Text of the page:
For the past couple days, I’ve been at a small and rustic conference center near Hyannis, Massachusetts (Cape Cod), with 16 other Unitarian Universalist ministers. We are a study group that gathers twice each year to explore together a book or topic that isn’t necessarily directly related to ministry – though, of course, we know that everything is related to ministry – but which promises to evoke thought and reflection and insight.
What a gift to share precious time with colleagues whom I see infrequently but who love this vocation and this faith as much as I do, and who each embodies that vocation in their own unique way.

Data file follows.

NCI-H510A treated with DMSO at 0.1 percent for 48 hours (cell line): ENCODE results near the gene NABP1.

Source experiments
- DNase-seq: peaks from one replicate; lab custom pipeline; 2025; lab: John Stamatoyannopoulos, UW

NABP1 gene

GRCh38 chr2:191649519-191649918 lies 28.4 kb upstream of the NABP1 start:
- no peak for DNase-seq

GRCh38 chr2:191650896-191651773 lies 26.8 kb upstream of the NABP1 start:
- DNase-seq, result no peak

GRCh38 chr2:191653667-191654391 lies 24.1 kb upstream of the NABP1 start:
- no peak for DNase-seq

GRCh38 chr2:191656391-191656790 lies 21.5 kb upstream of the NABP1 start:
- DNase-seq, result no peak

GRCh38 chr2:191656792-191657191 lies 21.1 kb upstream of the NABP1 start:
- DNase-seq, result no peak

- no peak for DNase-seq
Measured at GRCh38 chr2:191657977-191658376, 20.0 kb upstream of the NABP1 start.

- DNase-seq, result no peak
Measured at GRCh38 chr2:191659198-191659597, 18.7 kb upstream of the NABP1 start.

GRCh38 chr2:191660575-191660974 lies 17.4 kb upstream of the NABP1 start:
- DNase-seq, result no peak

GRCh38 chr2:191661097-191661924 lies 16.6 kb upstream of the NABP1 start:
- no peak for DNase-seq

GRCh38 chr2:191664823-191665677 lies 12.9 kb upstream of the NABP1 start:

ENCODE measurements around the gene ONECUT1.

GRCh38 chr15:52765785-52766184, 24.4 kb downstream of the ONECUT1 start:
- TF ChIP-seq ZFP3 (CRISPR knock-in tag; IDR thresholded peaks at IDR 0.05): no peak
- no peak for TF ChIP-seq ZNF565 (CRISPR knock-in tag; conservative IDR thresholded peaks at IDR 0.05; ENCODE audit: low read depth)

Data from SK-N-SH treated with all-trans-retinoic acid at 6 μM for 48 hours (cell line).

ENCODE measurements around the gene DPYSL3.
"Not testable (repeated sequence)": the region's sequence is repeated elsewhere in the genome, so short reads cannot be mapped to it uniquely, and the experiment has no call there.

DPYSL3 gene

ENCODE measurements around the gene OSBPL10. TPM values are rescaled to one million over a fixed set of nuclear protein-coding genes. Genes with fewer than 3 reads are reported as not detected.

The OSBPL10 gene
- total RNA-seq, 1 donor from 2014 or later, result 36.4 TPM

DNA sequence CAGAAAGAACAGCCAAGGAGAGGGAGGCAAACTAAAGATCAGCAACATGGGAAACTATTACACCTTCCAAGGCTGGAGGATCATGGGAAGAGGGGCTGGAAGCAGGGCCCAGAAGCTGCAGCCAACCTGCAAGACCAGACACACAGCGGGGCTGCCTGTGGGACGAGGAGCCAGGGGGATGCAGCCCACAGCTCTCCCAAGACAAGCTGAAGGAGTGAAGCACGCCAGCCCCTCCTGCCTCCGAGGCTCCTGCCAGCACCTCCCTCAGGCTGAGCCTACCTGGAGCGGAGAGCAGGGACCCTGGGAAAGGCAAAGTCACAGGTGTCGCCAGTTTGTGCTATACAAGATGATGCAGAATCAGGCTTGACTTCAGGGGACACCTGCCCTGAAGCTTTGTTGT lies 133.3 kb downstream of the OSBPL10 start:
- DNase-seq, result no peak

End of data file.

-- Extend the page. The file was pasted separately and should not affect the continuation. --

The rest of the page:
What a gift to be led in worship – three times in two days – by these thoughtful colleagues, including one who plays the guitar in a mesmerizing way and another who took the time to find and use words that each of the others of us had recently preached or written in our own ministerial contexts.
What a gift to discuss, for a few precious hours, something that each of us and all of us have read in anticipation of our gathering. This time we read the novel Americanah, by Chimamanda Ngozi Adichie, which is accurately described as “a powerful, tender story of race and identity”, and which also is much more than that. I loved this book, and commend it to you if you haven’t read it already. (And if you like listening to books, I recommend the audio version, narrated by Adjoa Andoh.)
And what a gift to look forward to returning home – to my family, to Columbia, to you, whom I love so dearly.
I look forward to seeing you soon.